The Yankees and the South Bronx have always co-existed rather uneasily with each other.
When the Yanks first arrived in the Bronx, the demographics of the area were far different from what they become in the 1960s and 1970s and what they are today. In fact, as the borough changes, so too did Yankee Stadium. While the renovations in the 1970s were ostensibly about modernizing the stadium, the Yankees sealed off the inside of the park from the outside. Gone were the views of the tenement houses across the street. Instead those residents saw a drab gray wall backing up along River Ave.
This stark contrast between the rich and powerful Yankees and a very poor and struggling neighborhood came to head in 1977 when the South Bronx erupted in riots. As the Yankees played at night, smoke from the fires in the area wafted over that high outfield wall. While the Yanks try to make fans forget they’re in the Bronx, the Bronx would not allow the fans to forget where they were.
Today, the stories of class conflict in the city have fallen by the wayside. The areas around Yankee Stadium are still among the poorest and least safe neighborhoods in the city, but as the team grew wildly popular and successful throughout the 1990s, friend of the Yankees Rudy Giuliani made sure that no place in the city had more cops than Yankee Stadium at game time. Now, no one thinks twice about trekking up to the South Bronx to see a Yankee game.
But what about the people on the other side of this story? What about the hundreds of thousands of people who live around Yankee Stadium? For them, the impending destruction of the old stadium and the arrival of the new stadium tells a different story.
David Gonzalez, writing in The Times this weekend, delves into that story of a neighborhood defined, often reluctantly, by a stadium in which most residents could never afford to set foot:
It’s just that too often, no one much respected the neighborhood outside its walls, including Yankee executives. That’s what makes for my melancholy heart.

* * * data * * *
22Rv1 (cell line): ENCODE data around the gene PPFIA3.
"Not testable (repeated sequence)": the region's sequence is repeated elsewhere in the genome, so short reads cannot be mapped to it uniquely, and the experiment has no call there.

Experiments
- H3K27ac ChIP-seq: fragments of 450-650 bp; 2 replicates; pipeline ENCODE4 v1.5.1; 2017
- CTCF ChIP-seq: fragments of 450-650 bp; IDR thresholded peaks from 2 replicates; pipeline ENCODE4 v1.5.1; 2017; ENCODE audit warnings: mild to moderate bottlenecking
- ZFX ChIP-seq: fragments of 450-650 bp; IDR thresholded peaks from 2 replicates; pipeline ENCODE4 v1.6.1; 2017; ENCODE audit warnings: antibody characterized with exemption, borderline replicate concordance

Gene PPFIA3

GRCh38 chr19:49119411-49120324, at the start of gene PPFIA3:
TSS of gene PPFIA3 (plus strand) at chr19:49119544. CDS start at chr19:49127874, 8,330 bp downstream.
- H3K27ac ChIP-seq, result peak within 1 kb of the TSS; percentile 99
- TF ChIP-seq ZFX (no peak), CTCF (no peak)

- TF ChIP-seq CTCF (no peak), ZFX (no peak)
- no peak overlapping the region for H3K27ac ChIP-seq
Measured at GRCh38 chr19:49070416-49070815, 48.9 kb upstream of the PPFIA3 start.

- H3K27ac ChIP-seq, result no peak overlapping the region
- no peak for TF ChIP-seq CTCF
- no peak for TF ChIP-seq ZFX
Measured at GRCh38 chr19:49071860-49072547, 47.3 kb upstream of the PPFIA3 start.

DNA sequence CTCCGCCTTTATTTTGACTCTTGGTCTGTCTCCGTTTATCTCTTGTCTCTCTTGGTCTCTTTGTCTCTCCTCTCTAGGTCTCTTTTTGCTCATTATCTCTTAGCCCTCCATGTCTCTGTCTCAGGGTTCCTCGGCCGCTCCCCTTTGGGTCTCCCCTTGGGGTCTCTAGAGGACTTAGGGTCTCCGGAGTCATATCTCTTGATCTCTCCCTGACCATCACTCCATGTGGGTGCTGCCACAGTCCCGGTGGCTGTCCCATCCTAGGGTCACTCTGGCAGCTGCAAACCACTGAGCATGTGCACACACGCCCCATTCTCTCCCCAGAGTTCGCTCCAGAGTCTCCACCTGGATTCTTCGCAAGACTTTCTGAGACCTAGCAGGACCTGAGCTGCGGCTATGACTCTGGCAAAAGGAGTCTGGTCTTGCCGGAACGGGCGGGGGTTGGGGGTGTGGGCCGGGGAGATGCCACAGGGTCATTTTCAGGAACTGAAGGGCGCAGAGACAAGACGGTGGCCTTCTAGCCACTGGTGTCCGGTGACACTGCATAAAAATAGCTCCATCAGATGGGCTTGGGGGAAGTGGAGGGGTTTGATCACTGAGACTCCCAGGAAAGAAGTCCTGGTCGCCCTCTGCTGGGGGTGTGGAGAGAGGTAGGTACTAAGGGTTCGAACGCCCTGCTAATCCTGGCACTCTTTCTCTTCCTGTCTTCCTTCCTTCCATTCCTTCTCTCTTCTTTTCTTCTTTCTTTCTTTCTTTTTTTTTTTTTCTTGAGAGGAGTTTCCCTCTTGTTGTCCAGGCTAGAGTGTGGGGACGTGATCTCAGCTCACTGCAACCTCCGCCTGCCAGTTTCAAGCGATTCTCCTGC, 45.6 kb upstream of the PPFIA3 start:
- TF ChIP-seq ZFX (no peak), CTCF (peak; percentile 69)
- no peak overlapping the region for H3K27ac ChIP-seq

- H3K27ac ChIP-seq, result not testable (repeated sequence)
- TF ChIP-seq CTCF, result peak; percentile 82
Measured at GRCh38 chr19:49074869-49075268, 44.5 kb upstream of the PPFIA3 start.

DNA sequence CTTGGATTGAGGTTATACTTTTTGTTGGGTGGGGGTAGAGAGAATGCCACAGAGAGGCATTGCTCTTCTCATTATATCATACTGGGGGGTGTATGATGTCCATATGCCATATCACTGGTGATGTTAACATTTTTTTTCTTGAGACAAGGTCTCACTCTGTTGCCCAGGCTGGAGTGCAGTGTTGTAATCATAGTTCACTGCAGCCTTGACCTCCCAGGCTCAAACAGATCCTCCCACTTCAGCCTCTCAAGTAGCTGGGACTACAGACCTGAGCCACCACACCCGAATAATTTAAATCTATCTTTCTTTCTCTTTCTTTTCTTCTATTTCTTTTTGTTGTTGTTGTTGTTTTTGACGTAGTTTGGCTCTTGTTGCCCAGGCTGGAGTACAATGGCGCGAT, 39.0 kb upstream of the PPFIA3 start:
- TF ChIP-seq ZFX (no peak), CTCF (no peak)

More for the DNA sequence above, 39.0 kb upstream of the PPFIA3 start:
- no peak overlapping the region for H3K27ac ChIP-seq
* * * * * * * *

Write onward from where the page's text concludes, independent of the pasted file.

Over the years there was griping about how the area was unsafe — this despite scores of police officers assigned to games and the presence of two pretty well-fortified courthouses and a transit police station a couple of blocks away. And there were arguments about whether the Yankees could develop a fan base in the Bronx — a borough that is home to legions of baseball-mad Dominicans and Puerto Ricans.
On one level, you could dismiss it as just posturing, a bargaining ploy over the years meant to wrest something new from the city — tax breaks or a stadium. But for a track man at Cardinal Hayes High School who ran past the stadium every day, it could feel like an entire community’s recent history had been reduced to a negotiating tactic.
The Yankees exist in Yankeeland, as much a part of the Boogie Down Bronx as the tony Riverdale neighborhood is. The rest of the South Bronx neighborhood along the Grand Concourse, near 161st St., exists in a separate world. It is one in which neighborhood — and, in particular, the now-gone Macombs Dam Park — matters to those who live there. It is a neighborhood defined by adversity and a neighborhood much better off than it was 15 or 20 years ago.
When the Yanks move across the street and open a new ballpark in seven months, the views we’ll change. The center field backdrop will now be 1020 Grand Concourse instead of the familiar court house. The stadium will be more insular than ever before with restaurants and martini bars and a mini Yankee City within the walls. But the neighborhood will be the same, defined not by an 85-year-old Baseball Cathedral but by a stadium that stole a park. We celebrate — or bemoan — the Yanks every day, but as an era draws to a close today, we can’t forget the countless people who have grown up and have lived in the shadows of the Yankees, for better or for worse.